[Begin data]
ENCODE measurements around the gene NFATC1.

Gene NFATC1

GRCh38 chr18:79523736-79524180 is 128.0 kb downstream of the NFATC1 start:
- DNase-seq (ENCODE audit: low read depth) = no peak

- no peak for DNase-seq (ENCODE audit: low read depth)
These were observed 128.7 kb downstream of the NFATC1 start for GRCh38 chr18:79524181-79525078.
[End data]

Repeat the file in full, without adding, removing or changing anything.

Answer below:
ENCODE measurements around the gene NFATC1.

Gene NFATC1

GRCh38 chr18:79523736-79524180 is 128.0 kb downstream of the NFATC1 start:
- DNase-seq (ENCODE audit: low read depth) = no peak

- no peak for DNase-seq (ENCODE audit: low read depth)
These were observed 128.7 kb downstream of the NFATC1 start for GRCh38 chr18:79524181-79525078.